She quoted one community leader of the Gadiya Lohar tribe as:

Are we not citizens of this country? Who is responsible for our shelter in a lockdown? We have no homes of our own, we set up camp wherever our nomadic life takes us, but now we are not even allowed to move around. Where will we stay then?

Marginalised Tribal Communities Faced Further Marginalisation

Livelihood and income losses were not the only way in which the pandemic led to further marginalisation of already marginalised tribal communities. While the sudden announcement of lockdown measures left them without their usual sources of income, the resulting financial insecurity had knock-on effects on the safety, health and education of these communities. 

What is worse, tribal people in various regions also faced direct and indirect violence at the hands of dominant sections during the pandemic. 


  • Tribal Groups Faced Violence and Dispossession during the Pandemic


The slogan of “stay home, stay safe,” which has also been critiqued from the perspective of domestic violence faced by women, children and sexual minorities, was also rendered meaningless in the context of various tribal groups who were not permitted to return to their homes.

Wakharde highlighted one such example:

… this point can be well elaborated with the case of a couple from Mahadev Koli community, who returned to their village Kolheborgaon in Biloli taluka from Pune city due to the lockdown. Since they were not allowed inside, they had to set up a hut outside the boundaries of the village on a hilly terrain where the notion of “stay home, stay safe” is not applicable. Though they could protect themselves against the virus, they were in danger from wild animals, snakes, scorpions and many other poisonous insects in the darkness. Yet they were not afraid of the difficulties and dangers of living in a hilly terrain but were more worried about a new beginning without any resources.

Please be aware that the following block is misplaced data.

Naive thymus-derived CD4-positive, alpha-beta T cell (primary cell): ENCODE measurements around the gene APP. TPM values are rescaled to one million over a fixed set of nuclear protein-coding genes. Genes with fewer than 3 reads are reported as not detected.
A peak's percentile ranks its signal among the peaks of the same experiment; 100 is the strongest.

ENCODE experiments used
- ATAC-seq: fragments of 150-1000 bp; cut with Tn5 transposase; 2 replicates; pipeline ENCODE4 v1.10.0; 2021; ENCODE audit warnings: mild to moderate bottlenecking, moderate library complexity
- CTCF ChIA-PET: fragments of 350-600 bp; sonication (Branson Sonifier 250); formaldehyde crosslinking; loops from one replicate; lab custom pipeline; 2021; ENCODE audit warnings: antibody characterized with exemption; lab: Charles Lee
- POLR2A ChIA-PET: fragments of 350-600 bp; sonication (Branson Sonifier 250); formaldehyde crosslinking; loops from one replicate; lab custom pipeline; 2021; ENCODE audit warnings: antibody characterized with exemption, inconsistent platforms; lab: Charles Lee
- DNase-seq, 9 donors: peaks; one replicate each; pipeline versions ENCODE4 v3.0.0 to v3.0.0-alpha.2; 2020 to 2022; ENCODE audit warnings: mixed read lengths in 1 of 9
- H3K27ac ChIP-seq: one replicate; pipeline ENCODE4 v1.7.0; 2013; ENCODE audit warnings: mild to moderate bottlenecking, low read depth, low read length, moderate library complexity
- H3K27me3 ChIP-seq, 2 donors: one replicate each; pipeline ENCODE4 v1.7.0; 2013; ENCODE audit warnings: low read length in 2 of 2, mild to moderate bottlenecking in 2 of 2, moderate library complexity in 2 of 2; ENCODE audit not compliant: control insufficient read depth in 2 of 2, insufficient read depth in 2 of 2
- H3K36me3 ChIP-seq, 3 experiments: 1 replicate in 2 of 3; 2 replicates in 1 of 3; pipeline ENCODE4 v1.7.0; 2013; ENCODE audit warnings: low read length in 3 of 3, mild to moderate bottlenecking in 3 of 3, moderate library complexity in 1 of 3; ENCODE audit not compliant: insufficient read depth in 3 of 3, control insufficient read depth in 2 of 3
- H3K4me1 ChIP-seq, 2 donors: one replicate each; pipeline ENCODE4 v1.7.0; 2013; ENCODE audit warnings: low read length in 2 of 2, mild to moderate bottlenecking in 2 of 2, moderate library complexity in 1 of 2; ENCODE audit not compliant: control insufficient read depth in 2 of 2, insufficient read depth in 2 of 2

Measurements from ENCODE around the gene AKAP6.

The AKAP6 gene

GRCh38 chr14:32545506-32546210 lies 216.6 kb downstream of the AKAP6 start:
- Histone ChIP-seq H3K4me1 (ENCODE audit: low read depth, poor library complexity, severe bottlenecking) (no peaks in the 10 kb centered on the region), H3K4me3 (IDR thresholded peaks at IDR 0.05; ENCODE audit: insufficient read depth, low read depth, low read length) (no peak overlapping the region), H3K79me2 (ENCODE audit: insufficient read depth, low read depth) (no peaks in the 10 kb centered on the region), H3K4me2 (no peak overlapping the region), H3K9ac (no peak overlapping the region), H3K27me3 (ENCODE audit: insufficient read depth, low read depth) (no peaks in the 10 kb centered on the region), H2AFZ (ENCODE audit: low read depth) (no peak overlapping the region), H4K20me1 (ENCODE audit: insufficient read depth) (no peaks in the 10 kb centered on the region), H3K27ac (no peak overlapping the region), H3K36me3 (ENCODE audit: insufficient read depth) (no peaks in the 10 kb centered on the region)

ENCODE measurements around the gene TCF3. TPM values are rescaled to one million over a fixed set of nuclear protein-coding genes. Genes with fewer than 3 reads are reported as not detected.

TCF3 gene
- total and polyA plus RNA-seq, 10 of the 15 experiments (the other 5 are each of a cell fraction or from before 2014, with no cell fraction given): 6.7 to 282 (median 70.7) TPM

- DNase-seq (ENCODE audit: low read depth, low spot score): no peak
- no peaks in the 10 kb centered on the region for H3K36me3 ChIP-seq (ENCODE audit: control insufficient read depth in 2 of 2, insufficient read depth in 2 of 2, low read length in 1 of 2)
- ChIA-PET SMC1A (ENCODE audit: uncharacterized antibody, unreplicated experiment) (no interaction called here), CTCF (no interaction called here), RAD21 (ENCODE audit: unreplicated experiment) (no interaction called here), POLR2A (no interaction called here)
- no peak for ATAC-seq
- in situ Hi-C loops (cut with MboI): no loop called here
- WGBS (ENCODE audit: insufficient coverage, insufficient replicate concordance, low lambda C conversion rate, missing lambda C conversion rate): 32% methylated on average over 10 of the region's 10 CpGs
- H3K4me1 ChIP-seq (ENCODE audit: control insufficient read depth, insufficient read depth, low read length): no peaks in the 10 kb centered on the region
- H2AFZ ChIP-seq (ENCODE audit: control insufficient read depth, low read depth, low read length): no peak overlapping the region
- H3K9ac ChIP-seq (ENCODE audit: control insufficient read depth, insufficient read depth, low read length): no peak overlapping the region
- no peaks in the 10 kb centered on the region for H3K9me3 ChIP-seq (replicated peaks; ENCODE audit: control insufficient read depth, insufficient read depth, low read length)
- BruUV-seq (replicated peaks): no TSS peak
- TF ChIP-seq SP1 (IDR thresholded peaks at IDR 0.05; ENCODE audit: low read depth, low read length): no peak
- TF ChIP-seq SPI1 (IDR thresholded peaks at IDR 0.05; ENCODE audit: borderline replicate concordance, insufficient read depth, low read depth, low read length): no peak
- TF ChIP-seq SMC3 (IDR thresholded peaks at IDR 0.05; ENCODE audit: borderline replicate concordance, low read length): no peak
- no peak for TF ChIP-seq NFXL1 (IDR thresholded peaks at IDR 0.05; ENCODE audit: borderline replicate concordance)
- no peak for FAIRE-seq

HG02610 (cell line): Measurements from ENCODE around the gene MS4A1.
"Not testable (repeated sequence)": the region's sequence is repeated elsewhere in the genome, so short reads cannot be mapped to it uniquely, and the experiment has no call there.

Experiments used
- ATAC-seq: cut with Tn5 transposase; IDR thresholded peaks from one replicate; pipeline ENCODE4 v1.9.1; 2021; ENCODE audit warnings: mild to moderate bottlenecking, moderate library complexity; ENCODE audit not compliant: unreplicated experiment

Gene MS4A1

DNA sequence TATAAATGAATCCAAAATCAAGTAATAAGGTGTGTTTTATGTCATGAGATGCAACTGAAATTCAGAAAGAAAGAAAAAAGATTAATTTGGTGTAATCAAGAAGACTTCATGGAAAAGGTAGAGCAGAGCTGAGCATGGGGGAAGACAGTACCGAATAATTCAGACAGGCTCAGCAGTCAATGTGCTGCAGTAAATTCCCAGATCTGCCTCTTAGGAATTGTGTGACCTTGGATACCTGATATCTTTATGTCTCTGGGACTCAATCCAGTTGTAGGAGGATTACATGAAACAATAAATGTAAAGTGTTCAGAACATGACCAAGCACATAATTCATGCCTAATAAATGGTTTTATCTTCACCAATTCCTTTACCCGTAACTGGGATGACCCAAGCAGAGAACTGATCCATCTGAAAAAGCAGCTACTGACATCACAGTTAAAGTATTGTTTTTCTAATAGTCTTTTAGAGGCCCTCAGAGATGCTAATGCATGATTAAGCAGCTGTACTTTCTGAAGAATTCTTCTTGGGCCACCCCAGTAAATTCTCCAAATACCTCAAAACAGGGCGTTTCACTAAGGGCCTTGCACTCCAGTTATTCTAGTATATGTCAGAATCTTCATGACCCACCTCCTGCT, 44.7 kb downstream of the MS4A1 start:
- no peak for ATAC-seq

Such challenges in returning to their homes and land are not unique to the pandemic. Speaking of the historical injustice and continued oppression meted towards the NT-DNT communities in Maharashtra, Pawar wrote:

For example, in May 2020, during the lockdown, 3 men of a Pardhi family were violently murdered by dominant caste members over a land dispute in Beed, Maharashtra (Shantha 2020a). This was after years of harassment, threats and violence faced by the family for protesting the encroachment on their land by this dominant caste family, and taking the legal route to get back their land.